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Fred Schebesta wrote on April 22nd, 2009

This is a genius way to structure a business. The systemisation of my businesses in the future will aspire to be like this Glenn! Great work.

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Randy Kemp wrote on May 9th, 2009

If you could put this together as a product, sell it via Internet Marketing, you will have a captive audience with copywriters. Randy

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Glenn (Owner) wrote on May 25th, 2009

Hi Randy. Thanks for your kind words. It's something I've considered, on and off. I'm certainly planning to make it available one way or the other. :-)

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Keith wrote on August 22nd, 2009

Great video!! Totally enjoyed learning the process and the quality of your video - Jing works quite well for you. Thanks again!

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Glenn Murray wrote on September 3rd, 2009

Hi Keith. Thanks! Glad you liked it. (I used Camtasia though. Jing limits you to 5 minutes, from memory.)

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Betty wrote on October 27th, 2009

Hi, I just got sent over here from someone who recommended this video. Nice job! My questions would be, do you have to use Outlook? Can ACT be configured to interface with gmail for example? What version of ACT are you using? Could you use an older version? I'd love to have a copy of your Excel spreadsheet! I don't know anything about macros. If you did a tutorial on using macros, I'd be interested. Thanks!

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Glenn (Owner) wrote on October 28th, 2009

Hi Betty. Thanks for your comment and your kind words. I THINK ACT! integrates with other email clients, but I don't think it integrates with webmail. You'd have to check on that. I'm using ACT! 2009 (V11). I suspect older versions would integrate with Outlook in a similar way, but I've never used them, and being older, I suspect they'd have some limitations. Also, I'm not sure if they'd support the integration of the plugin required to create documents from within the Opportunites window. I'm planning some sort of tutorial / ebook covering all this and more, complete with downloads, so stay tuned.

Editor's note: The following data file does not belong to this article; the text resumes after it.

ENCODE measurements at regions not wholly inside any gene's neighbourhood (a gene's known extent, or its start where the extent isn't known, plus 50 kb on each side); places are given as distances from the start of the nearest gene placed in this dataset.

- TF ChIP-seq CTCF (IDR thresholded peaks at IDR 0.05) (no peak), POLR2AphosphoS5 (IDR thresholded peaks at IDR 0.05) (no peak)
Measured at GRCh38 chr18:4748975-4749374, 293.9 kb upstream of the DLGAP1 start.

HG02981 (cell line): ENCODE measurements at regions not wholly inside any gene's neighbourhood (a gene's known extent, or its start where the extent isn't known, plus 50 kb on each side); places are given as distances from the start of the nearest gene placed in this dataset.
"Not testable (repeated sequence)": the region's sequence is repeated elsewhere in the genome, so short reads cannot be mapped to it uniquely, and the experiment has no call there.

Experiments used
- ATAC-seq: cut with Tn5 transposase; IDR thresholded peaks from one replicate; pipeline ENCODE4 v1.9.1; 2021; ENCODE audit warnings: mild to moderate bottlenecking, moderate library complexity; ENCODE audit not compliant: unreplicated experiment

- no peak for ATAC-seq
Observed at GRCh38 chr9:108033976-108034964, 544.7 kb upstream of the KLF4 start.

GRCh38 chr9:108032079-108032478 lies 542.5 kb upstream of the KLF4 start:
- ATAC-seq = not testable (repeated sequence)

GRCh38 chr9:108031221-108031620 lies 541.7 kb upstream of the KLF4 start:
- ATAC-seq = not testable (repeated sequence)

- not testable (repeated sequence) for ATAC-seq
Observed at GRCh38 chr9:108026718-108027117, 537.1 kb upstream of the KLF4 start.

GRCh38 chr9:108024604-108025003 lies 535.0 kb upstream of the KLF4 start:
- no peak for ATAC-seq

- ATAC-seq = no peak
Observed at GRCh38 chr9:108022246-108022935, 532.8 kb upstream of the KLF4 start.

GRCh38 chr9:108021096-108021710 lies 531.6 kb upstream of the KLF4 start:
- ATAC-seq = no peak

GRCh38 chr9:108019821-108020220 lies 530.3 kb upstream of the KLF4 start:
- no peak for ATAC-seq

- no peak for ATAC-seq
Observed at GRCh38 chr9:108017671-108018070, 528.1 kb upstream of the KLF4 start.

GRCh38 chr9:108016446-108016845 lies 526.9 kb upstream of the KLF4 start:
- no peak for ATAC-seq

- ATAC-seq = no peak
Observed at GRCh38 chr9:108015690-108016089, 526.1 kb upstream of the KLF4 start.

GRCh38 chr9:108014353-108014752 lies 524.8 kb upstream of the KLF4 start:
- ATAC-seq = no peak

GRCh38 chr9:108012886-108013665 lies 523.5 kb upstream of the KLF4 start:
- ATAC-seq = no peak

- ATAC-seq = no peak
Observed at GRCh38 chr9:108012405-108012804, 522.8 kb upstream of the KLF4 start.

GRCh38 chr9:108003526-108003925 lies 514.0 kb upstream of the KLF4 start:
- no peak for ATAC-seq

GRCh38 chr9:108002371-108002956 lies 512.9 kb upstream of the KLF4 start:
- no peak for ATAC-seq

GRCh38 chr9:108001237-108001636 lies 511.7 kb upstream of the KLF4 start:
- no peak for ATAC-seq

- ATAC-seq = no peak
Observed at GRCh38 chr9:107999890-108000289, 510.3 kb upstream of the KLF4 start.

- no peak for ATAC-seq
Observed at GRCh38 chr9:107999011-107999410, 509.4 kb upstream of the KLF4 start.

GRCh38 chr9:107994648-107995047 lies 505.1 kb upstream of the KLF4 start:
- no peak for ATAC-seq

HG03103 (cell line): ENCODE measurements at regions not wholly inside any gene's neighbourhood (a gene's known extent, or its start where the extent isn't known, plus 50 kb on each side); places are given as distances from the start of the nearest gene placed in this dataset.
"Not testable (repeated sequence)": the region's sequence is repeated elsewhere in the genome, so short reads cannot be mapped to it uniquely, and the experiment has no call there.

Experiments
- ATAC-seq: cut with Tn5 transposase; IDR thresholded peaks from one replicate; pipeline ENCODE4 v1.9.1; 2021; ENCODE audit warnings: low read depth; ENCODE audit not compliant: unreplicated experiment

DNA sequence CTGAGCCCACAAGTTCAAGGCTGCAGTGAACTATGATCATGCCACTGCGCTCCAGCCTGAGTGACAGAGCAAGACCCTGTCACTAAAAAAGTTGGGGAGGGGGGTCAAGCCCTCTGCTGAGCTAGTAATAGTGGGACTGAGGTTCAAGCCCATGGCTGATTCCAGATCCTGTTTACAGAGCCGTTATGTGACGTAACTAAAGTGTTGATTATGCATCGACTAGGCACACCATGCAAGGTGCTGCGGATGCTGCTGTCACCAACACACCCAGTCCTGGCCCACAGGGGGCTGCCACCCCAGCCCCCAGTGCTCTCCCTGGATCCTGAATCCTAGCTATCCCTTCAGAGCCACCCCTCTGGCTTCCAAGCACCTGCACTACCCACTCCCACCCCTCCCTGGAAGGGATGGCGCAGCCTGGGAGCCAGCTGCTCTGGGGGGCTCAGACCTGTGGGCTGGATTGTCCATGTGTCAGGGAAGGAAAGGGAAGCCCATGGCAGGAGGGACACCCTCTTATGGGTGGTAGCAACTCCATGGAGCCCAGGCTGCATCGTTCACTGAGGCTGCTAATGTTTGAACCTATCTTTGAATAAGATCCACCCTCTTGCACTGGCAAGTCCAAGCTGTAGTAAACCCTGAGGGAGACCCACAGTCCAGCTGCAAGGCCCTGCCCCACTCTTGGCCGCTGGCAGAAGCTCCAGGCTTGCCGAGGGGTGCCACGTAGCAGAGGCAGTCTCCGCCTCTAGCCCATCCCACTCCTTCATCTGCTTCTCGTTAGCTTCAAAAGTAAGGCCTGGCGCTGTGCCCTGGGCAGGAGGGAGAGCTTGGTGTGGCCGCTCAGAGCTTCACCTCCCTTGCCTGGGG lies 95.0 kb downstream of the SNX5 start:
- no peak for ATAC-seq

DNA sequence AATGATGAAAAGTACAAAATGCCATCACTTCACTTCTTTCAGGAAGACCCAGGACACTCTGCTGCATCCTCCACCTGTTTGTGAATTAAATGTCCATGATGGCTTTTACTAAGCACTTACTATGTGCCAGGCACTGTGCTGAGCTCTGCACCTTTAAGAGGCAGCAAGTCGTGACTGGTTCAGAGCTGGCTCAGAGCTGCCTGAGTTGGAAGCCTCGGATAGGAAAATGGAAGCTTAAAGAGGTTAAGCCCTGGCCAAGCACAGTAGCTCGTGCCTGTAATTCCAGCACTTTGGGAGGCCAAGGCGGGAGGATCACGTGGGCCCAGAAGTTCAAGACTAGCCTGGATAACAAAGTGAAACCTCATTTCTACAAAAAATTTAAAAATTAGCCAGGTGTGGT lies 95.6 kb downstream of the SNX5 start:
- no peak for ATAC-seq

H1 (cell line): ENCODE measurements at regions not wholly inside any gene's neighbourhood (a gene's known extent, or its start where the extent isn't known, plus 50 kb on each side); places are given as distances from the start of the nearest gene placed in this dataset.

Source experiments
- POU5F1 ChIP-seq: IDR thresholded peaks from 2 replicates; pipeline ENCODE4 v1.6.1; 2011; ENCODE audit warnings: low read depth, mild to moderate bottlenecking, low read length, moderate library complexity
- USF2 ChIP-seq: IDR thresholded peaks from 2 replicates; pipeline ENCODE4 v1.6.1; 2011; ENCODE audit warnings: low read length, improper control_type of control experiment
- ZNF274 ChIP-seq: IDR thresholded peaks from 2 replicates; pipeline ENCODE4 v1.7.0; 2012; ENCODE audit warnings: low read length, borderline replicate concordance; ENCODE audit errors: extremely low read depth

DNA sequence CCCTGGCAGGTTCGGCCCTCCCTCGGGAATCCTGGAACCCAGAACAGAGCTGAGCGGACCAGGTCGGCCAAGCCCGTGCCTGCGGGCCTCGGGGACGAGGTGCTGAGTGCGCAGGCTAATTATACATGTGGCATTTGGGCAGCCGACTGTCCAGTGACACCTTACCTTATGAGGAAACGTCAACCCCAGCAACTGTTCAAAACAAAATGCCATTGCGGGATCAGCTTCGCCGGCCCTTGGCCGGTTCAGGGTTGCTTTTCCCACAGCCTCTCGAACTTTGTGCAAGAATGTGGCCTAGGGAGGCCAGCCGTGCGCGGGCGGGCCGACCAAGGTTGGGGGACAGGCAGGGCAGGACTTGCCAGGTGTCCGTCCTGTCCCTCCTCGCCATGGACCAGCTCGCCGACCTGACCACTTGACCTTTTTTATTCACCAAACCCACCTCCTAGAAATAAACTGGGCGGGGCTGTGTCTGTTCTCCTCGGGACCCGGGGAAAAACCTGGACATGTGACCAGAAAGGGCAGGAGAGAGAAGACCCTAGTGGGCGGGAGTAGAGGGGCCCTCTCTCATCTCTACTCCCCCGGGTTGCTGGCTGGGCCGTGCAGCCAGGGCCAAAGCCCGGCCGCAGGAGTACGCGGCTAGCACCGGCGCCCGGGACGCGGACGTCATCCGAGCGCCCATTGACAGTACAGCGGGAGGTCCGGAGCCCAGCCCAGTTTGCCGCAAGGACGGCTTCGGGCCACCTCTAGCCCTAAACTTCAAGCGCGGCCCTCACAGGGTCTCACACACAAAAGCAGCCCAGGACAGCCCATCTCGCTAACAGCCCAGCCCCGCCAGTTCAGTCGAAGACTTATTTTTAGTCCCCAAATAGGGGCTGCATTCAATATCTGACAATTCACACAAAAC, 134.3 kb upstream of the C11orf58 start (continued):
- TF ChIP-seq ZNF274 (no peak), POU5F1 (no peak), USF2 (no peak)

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My Top 10 Tips for Aspiring Freelance Copywriters wrote on May 5th, 2010

[...] My streamlined copywriting quoting process [...]

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Copywriting rates: Why I switched to hourly after 8 years’ fixed price wrote on November 4th, 2010

[...] very well on Google, so I was getting a lot of request for quotes. A LOT. I devised all sorts of systems to deal with this additional workload, but I was still spending near as much time quoting, as I was spending writing client [...]

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Steve Willoughby wrote on October 25th, 2012

Hi Glenn, Wondering if you had a time frame for when your latest e-book will be released regarding infrastructure and the like? Something i'd really like to get sorted before I "take the leap" as you say. Cheers. Steve.

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Glenn (Owner) wrote on October 28th, 2012

Hi Steve. The copywriting biz ebook I'm writing has taken a bit of a back seat for now. I've just released a couple of software products: www.propertyblurbs.com and www.carblurbs.com. These are taking all my 'spare' time... ;-)

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Copywriting rates: Why I switched to hourly rates wrote on April 22nd, 2015

[…] very well on Google, so I was getting a lot of request for quotes. A LOT. I devised all sorts of systems to deal with this additional workload, but I was still spending near as much time quoting, as I was spending writing client […]

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My Top 10 Tips for Aspiring Freelance Copywriters wrote on April 22nd, 2015

[…] My streamlined copywriting quoting process […]